Dr Gavin Ward | A Level Playing Field? Understanding Racism and Racial Inequality in British University Sport
About this episode
Racial inequalities exist in most social institutions. This challenges the common narrative that we live in a ‘post-racial’ era. The way in which racism plays out in both higher education and sport has long interested scholars. Higher education is increasingly under pressure to address issues of equity and inclusion. In sport, experiences of racial inequality and abuse are reported by athletes, coaches and spectators. University sport sits at the intersection of both higher education and sport, providing a useful context for academics to explore how racism is experienced within institutions. Read More
Dr Gavin Ward at the University of Wolverhampton and academics at four other universities conducted a twelve-month research project to explore racialised experiences of staff and students in British university sport. This research was commissioned by British Universities and College Sport, the national administrator and promotor of university-level sport.
Part of the research focused on 38 students across five universities, to understand the experiences of non-White student athletes. The research found some very positive narratives in the data, particularly when a positive relationship existed between the students’ athletic identity and the university sport system in which they participated.
However, it was also clear that racialisation and racism are also present in university sport and students are often engaged in an ongoing negotiation of Whiteness. University sport was perceived by the students as a White space, and many recalled experiences of fetishization, hostility, and being ‘othered’ as non-White.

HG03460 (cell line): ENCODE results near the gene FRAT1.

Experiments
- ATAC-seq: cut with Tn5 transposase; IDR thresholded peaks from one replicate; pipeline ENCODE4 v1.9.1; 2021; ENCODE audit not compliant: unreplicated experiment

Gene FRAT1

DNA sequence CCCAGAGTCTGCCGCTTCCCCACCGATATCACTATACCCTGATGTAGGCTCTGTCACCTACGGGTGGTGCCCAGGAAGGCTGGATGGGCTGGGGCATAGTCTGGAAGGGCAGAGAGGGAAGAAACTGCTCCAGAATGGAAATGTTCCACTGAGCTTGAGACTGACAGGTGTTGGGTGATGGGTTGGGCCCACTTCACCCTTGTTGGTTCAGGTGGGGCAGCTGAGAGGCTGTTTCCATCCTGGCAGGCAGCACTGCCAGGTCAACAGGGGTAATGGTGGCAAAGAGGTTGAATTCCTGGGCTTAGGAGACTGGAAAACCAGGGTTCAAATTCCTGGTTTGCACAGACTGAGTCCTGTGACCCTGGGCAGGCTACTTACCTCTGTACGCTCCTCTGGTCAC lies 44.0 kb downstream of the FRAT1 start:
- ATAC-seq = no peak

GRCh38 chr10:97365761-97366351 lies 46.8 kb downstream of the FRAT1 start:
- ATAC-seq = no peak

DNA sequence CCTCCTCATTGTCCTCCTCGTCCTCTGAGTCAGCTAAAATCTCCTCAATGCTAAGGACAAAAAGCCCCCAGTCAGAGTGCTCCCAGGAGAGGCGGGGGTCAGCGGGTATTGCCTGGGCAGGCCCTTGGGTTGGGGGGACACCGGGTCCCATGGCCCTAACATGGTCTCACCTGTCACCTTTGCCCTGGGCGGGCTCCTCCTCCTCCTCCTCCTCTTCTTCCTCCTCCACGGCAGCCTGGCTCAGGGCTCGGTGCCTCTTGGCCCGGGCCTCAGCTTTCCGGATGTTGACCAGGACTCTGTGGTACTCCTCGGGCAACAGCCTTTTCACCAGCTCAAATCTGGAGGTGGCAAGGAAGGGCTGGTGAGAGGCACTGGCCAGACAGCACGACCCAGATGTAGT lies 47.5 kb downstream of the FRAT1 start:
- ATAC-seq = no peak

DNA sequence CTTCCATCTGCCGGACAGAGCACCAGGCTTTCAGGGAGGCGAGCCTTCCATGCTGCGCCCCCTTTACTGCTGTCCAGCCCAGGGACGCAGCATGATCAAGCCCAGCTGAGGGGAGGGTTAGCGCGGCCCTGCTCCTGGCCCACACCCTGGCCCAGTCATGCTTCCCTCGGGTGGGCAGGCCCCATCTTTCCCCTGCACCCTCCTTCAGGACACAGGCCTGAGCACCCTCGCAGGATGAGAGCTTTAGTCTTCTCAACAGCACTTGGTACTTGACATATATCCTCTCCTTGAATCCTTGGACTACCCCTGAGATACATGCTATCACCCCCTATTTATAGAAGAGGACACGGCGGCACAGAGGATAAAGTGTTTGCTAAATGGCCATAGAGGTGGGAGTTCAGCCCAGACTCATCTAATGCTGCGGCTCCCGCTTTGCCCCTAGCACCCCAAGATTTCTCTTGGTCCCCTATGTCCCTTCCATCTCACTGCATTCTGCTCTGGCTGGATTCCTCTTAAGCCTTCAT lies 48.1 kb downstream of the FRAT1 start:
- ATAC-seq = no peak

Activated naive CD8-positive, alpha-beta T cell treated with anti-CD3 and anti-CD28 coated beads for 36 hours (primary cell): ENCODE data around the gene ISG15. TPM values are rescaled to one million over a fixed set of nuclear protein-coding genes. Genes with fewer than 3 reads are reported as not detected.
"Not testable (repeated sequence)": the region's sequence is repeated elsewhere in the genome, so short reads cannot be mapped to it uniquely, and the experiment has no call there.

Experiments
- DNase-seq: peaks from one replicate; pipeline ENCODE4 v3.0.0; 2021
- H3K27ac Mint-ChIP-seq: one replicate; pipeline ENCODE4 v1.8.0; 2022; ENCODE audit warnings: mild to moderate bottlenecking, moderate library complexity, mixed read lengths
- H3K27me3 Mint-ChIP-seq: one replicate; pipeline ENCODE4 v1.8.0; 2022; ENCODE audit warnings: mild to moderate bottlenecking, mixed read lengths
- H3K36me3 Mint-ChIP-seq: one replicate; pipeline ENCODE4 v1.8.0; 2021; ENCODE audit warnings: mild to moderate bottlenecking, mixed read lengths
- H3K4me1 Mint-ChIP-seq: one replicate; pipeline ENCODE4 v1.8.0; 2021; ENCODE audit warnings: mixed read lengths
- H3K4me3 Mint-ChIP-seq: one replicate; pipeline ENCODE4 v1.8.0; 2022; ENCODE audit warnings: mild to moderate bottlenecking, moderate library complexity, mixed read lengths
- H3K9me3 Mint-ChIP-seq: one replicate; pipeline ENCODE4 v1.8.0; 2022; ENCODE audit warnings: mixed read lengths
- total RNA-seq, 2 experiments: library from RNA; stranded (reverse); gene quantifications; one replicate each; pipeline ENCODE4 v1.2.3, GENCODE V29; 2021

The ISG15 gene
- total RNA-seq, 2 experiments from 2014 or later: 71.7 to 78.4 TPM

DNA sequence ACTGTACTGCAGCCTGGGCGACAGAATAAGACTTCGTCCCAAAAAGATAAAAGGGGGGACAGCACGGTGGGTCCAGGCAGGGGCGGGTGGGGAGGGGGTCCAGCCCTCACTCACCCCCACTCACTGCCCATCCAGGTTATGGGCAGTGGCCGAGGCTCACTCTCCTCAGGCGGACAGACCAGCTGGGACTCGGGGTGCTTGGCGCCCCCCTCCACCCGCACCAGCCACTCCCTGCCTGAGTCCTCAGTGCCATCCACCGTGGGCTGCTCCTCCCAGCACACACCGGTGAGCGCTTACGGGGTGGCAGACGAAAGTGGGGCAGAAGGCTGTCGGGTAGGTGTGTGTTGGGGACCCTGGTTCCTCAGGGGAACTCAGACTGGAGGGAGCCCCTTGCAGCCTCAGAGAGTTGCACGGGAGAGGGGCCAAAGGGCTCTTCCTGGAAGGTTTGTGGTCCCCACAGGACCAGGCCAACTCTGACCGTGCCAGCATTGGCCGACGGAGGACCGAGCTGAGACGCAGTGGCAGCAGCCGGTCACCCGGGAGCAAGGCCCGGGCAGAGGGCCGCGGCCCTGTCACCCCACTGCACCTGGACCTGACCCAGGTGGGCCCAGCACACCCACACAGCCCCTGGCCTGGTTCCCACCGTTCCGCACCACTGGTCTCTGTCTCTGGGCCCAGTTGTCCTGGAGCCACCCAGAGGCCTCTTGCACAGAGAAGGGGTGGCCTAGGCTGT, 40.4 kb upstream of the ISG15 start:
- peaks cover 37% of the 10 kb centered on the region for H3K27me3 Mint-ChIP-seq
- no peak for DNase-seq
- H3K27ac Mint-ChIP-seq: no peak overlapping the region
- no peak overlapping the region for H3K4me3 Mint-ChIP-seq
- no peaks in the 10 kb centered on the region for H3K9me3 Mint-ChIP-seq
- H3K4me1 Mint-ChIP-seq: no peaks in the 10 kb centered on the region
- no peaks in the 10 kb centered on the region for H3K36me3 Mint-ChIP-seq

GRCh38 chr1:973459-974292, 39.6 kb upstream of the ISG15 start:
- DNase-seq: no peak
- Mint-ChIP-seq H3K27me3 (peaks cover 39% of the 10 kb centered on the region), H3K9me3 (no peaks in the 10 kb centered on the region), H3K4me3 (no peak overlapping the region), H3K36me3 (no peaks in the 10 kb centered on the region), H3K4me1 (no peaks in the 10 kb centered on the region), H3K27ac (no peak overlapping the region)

Two themes of negotiating Whiteness were experienced by the student athletes.
The first theme, Play by the Rules, captures how non-White students had to negotiate an additional set of rules to the sport in which they participated. This involved aligning their behaviour to White expectations so as not to be racially stereotyped, such as being labelled an ‘angry Black man’. These rules also governed how they responded to racial abuse, which often silenced their resistance and led the abuse going unchallenged.
The second theme, Keep You Guessing, illustrates how racial discrimination within British university sports is subtle, momentary, and difficult to prove beyond doubt that it occurred. Non-White students were often left to guess who the perpetrator was or whether behaviour was intended as racist. This made the discrimination harder to identify, evidence and report. Proof beyond doubt was the remit of complaint systems. As a result, racial abuse was left unchallenged and became a normalised experience for the students.
This research demonstrates how racism is operationalised in a White-centric system and how the burdens of racialisation and racism create emotional labour for non-White students. Organisations that oversee university sports have a responsibility to commit to robust mechanisms for managing racialisation and racism in the moment it happens, so that it is not left unchallenged.
The research recommendations also argue that the role of Whiteness should be interrogated. White athletes should be brought into the process of tackling prejudice, and all stakeholders should consider how current practices and beliefs allow racial prejudice to continue to go unchallenged.
Original Article Reference
Summary of the paper: ‘Playing by White rules of racial equality: Student athlete experiences of racism in British university sport’, doi.org/10.1080/13573322.2023.2252459
This paper was part of a project commissioned by British Universities and Colleges Sport (BUCS)
For further information, you can connect with Dr Gavin Ward at email@example.com
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